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When politics sound the alarm on national security

Workers unload containers at the Port of Charleston in South Carolina.
Workers unload containers at the Port of Charleston in South Carolina. (Lou Krasky/associated Press)
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Monday, February 15, 2010

When White House adviser John Brennan recently accused President Obama's critics of aiding and abetting the enemy, I thought about shipping containers.

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Brennan, who is deputy national security adviser for homeland security and counterterrorism, wrote in USA Today that critics of Obama's handling of the would-be Christmas Day bomber were "misrepresenting the facts to score political points, instead of coming together to keep us safe."

"Politics should never get in the way of national security," Brennan wrote. "Politically motivated criticism and unfounded fear-mongering only serve the goals of al-Qaeda."

Port security hasn't been in the news lately, so you could be forgiven for not seeing a connection between Brennan's incendiary charge and shipping containers. But not so long ago, Democratic politicians were absolutely convinced, or so they claimed, that President George W. Bush was putting the nation in grave danger by failing to inspect every container that arrived on our shores in a cargo ship.

Sen. John F. Kerry lambasted Bush during the 2004 campaign for screening only 5 percent of incoming cargo. After Bush's reelection, Sen. Robert Menendez helped shepherd through Congress a bill mandating 100 percent inspection by 2012 and said that anything less "is irresponsible and downright negligent." Then-House Minority Leader Nancy Pelosi and Rep. Bennie Thompson -- now chair of the Homeland Security Committee -- piled on.

Bush officials tried to explain: 100 percent screening was not feasible. Trade would grind to a halt. The technology didn't exist, and neither did the money. The smart approach was to screen selectively, based on risk assessments.

Rep. Jerry Nadler (N.Y.), along with many other Democrats, was having none of that. "Republicans have wasted years doing nothing to protect our ports," he fumed in 2006. "They crow a lot about security, but when it comes to nuts and bolts, they've made zero progress. Homeland security starts at our ports, and Democrats will make 100-percent scanning the policy of the United States." Agreed then-Sen. Hillary Clinton: "We simply cannot continue to leave our ports and our cities open to this kind of risk."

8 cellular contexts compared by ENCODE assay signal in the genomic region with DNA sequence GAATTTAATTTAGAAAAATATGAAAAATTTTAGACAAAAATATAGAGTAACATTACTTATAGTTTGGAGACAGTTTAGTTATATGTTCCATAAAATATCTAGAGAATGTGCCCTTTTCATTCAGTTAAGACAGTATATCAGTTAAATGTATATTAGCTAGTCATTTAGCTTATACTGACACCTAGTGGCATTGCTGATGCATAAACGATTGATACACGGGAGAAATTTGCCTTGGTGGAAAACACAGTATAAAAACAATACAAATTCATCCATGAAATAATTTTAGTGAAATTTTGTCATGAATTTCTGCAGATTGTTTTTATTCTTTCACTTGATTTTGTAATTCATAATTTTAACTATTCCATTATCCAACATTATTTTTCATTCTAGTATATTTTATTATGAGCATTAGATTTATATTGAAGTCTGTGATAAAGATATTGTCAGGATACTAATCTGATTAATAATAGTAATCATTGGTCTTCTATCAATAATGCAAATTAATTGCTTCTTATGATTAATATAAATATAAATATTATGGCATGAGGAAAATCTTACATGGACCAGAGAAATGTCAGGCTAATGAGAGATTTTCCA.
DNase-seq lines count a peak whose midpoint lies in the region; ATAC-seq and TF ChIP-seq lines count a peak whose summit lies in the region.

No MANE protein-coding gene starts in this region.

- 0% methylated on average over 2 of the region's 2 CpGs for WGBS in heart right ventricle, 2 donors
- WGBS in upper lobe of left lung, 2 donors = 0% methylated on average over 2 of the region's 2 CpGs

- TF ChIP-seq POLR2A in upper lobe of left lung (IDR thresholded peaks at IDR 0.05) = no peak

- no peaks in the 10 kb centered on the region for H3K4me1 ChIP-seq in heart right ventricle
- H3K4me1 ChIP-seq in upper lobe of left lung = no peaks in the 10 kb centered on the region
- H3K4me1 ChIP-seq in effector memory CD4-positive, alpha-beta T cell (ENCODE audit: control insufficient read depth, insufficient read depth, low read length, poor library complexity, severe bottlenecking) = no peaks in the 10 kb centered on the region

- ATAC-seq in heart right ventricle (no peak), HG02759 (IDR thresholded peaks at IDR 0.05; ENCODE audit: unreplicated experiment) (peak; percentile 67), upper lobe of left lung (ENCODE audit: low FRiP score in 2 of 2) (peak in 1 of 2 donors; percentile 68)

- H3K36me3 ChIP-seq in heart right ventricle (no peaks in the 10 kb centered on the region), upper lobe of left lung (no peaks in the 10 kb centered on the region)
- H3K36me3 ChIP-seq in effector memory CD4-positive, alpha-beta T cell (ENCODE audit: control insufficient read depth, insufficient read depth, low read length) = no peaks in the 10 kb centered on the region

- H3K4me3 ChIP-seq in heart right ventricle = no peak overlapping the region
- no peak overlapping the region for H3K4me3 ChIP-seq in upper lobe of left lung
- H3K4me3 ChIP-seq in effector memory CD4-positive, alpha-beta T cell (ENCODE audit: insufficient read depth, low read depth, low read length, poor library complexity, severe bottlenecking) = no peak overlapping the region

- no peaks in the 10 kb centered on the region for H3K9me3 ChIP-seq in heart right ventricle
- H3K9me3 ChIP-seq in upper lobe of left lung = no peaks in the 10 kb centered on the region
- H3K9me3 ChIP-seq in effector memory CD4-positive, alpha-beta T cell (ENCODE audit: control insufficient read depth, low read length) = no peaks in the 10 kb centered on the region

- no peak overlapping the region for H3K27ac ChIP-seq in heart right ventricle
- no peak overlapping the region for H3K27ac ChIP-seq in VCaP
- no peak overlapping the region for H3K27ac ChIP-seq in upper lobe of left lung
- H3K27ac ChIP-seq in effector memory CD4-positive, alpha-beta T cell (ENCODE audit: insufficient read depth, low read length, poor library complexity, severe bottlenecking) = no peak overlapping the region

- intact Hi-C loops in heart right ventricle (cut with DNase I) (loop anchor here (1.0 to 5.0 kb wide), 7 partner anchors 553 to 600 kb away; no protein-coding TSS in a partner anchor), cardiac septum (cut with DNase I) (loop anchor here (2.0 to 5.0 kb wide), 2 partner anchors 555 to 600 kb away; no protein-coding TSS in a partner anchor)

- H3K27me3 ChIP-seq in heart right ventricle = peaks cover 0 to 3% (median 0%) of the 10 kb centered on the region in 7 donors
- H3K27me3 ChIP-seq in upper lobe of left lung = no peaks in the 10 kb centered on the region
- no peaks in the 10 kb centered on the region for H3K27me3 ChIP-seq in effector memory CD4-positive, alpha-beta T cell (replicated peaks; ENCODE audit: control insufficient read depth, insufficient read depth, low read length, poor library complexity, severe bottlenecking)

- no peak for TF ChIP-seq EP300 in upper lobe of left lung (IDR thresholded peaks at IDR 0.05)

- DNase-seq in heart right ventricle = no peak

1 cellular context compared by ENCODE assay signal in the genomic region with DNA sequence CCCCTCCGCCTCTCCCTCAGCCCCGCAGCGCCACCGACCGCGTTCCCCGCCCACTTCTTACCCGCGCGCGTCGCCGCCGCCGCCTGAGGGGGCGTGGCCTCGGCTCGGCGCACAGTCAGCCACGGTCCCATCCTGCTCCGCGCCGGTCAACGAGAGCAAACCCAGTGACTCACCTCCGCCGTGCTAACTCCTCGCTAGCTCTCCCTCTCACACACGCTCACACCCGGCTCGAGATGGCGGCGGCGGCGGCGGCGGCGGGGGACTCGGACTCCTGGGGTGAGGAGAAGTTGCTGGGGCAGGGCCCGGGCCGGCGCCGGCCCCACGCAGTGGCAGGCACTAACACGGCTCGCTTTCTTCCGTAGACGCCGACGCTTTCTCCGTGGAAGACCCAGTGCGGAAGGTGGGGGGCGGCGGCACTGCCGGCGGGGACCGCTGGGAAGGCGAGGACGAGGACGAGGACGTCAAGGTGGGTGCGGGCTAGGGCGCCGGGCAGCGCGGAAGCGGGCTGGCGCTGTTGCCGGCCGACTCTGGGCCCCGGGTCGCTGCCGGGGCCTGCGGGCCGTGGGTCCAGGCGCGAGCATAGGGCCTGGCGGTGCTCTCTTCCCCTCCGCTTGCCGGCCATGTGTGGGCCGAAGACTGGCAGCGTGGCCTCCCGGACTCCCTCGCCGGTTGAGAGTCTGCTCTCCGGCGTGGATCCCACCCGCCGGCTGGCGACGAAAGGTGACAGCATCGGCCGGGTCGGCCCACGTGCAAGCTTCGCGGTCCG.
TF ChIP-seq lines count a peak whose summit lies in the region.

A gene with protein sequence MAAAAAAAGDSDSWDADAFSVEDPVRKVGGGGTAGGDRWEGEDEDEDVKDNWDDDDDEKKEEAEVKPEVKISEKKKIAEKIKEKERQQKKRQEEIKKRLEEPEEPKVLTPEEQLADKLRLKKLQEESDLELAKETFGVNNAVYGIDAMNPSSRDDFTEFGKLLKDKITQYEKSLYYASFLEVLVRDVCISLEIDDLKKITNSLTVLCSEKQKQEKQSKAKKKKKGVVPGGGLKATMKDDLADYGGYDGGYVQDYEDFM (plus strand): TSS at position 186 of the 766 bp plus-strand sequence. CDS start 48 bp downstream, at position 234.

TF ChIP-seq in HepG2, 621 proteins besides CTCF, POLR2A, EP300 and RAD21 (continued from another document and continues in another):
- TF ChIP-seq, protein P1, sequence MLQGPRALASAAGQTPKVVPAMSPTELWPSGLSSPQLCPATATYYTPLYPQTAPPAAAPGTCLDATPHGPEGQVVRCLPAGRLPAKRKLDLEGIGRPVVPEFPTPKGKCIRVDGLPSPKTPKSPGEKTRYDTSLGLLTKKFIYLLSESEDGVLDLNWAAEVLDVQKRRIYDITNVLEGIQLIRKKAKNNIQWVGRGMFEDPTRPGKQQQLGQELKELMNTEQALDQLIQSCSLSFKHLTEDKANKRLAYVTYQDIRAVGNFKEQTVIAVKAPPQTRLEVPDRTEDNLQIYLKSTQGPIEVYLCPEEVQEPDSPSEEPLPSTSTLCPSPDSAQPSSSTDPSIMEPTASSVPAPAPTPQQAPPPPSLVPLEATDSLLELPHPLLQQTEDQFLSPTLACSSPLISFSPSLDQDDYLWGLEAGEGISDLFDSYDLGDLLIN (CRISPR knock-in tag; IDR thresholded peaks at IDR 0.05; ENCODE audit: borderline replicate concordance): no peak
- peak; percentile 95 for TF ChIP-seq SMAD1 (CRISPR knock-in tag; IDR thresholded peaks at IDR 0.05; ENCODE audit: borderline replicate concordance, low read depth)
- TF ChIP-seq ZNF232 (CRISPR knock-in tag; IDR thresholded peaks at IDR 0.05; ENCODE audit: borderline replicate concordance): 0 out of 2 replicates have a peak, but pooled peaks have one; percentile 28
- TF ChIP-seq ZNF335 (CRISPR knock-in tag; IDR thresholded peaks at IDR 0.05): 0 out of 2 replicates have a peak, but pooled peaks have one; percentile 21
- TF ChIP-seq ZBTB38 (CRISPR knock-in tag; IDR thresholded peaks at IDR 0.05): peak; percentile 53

Fast-forward to the Obama administration; screening policy hasn't changed. Homeland Security Secretary Janet Napolitano signaled more than a year ago, and confirmed in December, that the 2012 deadline mandated by law will not be met. The technology doesn't exist, she explained, and neither does the money. In fact, the administration's 2011 budget reduces funding for cargo inspection overseas and for pilot programs aimed at reaching the 100 percent goal.

The reaction from Democrats? Near silence. Rep. Thompson, at the end of a statement praising Obama's homeland security budget, allowed that he was "disappointed" on the matter of container screening. Menendez wrote to Napolitano last March expressing "concern," and a spokesman told me he is writing another letter. A Nadler spokesman said that "since we haven't had an official pronouncement from the administration" that the deadline won't be met, "we haven't made an official response."

Actually, Napolitano told a Senate committee in December that her department "is compelled to seek the time extensions authorized by law with respect to the scanning provision." Hard to see what might be more official. And when she said so, Sen. Frank Lautenberg (D-N.J.) -- one of the original advocates of 100 percent screening -- clucked sympathetically that the mandate was, after all, "so monumental" and noted, "Secretary Napolitano, we are very comforted by the fact that you're in charge there."

So was the nation not in imminent danger when Homeland Security Secretary Michael Chertoff was pursuing a policy identical to Napolitano's, and getting beat up for it? Were Democrats, in Brennan's shocked words, "misrepresenting the facts to score political points?"

They were, of course. But there's a more serious point than noting that both sides do it. Democrats were playing politics with national security -- but they also were raising legitimate questions about al-Qaeda's ability to smuggle in a nuclear device. As Obama reduces the screening budget, the real danger may be the lack of serious oversight from Democrats who once raised alarms.

Similarly, Republicans want to depict Obama as weak on terrorism and gain electoral advantage from that. But their probing helped reveal a stunning failure by the Obama administration to weigh its options before committing the Christmas bomber to the judicial system -- and that, presumably, will lead to a more considered process the next time around.

This kind of jousting may seem childish, in other words, and maybe it does, as Brennan alleged, "serve the goals of al-Qaeda." But it also can help America.

fredhiatt@washpost.com



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